2. When I save, can I choose .doc format, when using these programs?
    I'd really like to know, from somebody I trust.

  2. Yes you can, Dixon. I also recommend the .rtf format because it can't harbor viruses like .doc files can.

  3. Whoa, that IS great information, Leigh. And you're quite right about .rtf files--a lot of publications ask for that format in their submission guidelines because of the virus issue.

  4. Thanks for making that point, John. I don't know if .docx is as vulnerable to virus attack, but try never to use .doc unless requested by a publisher.

  5. Wow! I had no idea .doc was such an uber-transmitter of a computer virus. (That is what you mean. Right?) How much more susceptible is .doc? Is there a commonly accepted percentage? And: Why doesn’t rich text transmit viruses just as well? (If you’ve got a moment to explain, that is.)

    --“Curious Dix”

  6. Dix, I have submitted many, many stories in .doc format, and will continue to do so--but I'm only relating what I've heard, that .rtf files are less susceptible to viruses.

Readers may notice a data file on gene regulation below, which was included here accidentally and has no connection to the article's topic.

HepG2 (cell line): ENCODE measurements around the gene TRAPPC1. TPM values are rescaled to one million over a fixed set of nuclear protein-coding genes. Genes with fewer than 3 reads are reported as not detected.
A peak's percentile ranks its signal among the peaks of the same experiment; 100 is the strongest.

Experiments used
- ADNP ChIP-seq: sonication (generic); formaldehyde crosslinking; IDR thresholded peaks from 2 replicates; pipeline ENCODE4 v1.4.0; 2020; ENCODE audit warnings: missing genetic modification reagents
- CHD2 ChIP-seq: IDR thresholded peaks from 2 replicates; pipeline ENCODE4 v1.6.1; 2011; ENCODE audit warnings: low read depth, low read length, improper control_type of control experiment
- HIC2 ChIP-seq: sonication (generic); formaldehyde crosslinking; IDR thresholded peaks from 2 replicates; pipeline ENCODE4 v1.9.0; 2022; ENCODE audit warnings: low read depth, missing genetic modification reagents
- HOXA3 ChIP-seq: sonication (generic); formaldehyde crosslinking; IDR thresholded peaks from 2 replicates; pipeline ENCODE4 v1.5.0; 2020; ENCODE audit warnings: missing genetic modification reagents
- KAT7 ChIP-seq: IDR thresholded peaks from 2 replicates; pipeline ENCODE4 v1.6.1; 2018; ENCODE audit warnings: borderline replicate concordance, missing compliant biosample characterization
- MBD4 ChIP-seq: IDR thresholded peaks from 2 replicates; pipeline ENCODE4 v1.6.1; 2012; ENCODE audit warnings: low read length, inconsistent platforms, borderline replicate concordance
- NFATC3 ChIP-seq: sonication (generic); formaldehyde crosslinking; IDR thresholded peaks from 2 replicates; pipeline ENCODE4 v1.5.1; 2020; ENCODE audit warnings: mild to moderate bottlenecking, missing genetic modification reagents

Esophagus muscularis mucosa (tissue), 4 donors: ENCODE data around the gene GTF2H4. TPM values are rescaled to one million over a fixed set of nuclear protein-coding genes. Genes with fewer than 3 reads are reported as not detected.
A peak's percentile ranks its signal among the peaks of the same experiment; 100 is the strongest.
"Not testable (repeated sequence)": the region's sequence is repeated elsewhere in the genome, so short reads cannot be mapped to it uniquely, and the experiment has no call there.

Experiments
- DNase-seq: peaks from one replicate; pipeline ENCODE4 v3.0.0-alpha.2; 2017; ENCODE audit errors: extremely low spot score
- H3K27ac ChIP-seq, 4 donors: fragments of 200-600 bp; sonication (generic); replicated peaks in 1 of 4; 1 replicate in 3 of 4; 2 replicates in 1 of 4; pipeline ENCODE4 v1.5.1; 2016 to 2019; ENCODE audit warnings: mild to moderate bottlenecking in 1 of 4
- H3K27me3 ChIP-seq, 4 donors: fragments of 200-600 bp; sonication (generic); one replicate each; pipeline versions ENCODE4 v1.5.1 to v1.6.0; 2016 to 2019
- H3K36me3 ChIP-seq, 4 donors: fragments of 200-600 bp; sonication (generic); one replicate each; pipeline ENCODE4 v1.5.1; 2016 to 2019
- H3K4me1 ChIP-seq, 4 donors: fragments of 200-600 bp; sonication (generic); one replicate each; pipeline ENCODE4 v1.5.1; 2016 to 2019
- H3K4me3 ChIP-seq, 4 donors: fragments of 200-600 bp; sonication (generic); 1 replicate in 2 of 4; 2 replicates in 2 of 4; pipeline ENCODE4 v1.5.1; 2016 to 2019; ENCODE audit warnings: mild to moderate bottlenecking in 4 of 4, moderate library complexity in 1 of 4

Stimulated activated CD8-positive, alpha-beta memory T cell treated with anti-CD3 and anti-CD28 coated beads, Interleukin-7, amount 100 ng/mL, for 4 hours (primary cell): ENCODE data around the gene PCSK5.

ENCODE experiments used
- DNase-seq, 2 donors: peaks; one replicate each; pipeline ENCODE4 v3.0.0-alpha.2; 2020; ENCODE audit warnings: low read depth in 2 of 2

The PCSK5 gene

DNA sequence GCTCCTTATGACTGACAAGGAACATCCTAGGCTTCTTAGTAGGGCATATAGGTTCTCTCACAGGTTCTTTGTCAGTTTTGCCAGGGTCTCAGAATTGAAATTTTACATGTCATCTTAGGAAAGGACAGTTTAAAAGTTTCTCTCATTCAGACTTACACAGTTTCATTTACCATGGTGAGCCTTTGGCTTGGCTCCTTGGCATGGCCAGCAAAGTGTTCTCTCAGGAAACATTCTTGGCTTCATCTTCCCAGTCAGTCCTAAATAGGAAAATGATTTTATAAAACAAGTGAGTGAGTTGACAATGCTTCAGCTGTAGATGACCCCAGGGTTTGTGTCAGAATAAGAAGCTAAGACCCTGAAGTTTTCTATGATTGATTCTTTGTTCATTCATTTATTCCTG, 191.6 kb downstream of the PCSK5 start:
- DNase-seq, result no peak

Leigh might be able to explain the whys and wherefores.

  7. Thanks,John.

  8. Dixon, I don't know of any statistics, only that bad guys can and have used .doc format to occasionally slip in 'Trojan horse' macros. The Trojan then takes over the Normal.dot template and messes with your files.


Welcome. Please feel free to comment.

Our corporate secretary is notoriously lax when it comes to comments trapped in the spam folder. It may take Velma a few days to notice, usually after digging in a bottom drawer for a packet of seamed hose, a .38, her flask, or a cigarette.

She’s also sarcastically flip-lipped, but where else can a P.I. find a gal who can wield a candlestick phone, a typewriter, and a gat all at the same time? So bear with us, we value your comment. Once she finishes her Fatima Long Gold.

You can format HTML codes of <b>bold</b>, <i>italics</i>, and links: <a href="https://about.me/SleuthSayers">SleuthSayers</a>